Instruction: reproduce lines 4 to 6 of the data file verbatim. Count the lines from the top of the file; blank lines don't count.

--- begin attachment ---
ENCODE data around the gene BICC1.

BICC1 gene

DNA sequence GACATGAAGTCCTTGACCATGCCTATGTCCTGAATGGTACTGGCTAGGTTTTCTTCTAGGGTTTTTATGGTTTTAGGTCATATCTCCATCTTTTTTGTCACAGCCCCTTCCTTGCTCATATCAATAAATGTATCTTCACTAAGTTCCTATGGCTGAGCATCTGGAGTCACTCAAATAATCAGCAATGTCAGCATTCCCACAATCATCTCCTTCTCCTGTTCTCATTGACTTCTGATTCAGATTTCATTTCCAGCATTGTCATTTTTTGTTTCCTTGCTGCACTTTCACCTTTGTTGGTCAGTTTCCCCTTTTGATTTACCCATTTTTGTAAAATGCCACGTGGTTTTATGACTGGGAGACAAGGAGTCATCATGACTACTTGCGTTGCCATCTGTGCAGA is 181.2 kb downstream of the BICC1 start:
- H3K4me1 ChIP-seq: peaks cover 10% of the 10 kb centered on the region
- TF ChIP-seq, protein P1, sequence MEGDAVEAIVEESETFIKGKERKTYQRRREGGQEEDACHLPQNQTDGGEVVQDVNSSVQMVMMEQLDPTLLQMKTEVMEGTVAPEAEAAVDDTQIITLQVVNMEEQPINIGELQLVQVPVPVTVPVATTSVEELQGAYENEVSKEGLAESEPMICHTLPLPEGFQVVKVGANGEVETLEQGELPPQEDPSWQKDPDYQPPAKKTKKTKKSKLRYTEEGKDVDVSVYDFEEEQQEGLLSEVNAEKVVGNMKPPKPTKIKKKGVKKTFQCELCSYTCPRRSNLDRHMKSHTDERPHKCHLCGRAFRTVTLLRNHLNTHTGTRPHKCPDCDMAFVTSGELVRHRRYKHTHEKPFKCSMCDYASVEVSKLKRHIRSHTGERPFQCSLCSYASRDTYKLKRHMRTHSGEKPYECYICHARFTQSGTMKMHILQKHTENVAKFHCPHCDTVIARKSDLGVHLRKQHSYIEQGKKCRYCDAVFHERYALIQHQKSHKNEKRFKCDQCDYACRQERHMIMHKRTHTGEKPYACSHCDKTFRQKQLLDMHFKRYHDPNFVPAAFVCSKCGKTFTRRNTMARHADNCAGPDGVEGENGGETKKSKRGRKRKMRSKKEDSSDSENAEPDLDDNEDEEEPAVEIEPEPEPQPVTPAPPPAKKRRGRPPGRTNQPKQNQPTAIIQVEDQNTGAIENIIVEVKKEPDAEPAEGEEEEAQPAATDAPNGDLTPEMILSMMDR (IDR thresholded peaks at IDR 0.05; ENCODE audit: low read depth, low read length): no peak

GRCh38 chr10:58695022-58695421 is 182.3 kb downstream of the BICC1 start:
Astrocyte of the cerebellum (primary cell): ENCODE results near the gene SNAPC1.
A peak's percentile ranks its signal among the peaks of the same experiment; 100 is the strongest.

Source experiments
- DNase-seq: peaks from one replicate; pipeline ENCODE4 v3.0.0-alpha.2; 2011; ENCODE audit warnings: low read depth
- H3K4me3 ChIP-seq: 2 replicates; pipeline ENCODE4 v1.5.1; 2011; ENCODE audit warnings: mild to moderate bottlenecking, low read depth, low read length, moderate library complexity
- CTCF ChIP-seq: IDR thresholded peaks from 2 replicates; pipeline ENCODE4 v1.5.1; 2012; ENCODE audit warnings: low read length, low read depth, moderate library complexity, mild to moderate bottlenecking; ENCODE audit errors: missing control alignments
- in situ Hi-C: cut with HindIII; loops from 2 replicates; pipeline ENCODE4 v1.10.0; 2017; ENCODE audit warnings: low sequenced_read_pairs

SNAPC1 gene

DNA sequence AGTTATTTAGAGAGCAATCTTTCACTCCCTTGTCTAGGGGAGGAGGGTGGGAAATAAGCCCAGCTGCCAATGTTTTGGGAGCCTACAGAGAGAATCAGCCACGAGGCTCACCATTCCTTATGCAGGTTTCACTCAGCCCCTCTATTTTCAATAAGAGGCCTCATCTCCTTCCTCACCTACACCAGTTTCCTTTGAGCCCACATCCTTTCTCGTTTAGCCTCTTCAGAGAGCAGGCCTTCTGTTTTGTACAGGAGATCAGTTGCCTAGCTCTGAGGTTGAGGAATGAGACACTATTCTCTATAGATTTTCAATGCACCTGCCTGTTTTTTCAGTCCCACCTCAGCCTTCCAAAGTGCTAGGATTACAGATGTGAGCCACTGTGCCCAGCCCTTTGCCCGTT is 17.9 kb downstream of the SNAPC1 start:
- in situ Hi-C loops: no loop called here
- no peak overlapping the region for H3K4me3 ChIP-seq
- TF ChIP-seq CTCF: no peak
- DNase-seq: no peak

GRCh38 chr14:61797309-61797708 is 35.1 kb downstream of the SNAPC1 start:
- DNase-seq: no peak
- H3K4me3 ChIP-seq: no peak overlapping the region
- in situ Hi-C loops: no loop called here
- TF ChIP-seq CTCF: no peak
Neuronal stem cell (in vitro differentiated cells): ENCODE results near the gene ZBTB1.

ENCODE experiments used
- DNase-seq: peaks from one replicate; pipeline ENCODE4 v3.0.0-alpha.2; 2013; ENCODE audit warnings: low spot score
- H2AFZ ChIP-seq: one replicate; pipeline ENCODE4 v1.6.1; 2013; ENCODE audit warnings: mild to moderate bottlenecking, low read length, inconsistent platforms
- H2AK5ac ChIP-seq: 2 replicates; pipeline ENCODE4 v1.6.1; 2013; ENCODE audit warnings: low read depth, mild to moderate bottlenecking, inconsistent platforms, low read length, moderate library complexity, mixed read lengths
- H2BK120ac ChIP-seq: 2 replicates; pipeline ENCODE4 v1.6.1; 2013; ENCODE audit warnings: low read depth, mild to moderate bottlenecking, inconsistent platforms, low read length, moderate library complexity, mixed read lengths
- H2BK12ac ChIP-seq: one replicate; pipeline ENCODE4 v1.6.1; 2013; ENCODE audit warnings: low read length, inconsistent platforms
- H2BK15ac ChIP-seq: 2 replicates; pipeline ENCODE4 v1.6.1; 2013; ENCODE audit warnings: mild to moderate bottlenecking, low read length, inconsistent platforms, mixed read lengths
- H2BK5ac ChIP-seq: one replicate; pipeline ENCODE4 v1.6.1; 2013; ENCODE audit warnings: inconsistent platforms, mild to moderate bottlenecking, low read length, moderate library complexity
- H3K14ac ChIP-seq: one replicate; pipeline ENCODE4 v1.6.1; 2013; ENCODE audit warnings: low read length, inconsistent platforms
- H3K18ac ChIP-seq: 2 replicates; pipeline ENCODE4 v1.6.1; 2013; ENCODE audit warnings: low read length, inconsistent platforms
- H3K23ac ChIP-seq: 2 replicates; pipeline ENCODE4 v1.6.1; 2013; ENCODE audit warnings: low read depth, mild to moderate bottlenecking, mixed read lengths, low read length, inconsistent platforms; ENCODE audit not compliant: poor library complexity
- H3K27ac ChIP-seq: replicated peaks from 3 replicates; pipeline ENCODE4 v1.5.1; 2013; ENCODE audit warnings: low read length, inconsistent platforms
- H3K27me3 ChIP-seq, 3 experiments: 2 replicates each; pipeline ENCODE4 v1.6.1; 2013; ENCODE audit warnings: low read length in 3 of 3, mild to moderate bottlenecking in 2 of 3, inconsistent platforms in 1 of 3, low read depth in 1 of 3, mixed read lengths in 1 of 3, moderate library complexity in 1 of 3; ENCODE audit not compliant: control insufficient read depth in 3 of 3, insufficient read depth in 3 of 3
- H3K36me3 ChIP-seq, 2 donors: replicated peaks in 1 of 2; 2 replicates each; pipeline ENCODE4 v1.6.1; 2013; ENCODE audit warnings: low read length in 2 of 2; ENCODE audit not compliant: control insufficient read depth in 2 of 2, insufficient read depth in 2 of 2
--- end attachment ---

- H3K4me1 ChIP-seq: peaks cover 10% of the 10 kb centered on the region
- TF ChIP-seq, protein P1, sequence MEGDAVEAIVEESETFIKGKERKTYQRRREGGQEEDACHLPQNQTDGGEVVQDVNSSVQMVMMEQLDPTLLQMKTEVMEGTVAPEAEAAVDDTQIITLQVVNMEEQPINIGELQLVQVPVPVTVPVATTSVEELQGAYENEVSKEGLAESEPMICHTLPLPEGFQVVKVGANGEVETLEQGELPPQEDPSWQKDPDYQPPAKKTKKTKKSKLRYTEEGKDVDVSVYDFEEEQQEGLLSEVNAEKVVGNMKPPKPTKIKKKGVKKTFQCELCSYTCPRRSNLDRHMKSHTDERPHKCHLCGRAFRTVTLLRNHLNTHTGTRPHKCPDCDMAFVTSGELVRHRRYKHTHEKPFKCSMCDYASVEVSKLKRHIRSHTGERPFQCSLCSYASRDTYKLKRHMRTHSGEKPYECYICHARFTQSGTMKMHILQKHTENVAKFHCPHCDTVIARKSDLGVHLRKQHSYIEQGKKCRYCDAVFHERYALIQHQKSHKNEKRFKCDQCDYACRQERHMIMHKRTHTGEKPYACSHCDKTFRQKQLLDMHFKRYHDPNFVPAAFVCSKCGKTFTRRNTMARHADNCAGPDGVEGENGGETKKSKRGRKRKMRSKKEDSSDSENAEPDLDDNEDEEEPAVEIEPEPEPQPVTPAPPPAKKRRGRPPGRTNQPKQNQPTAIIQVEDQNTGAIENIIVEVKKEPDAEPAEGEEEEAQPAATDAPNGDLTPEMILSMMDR (IDR thresholded peaks at IDR 0.05; ENCODE audit: low read depth, low read length): no peak

GRCh38 chr10:58695022-58695421 is 182.3 kb downstream of the BICC1 start: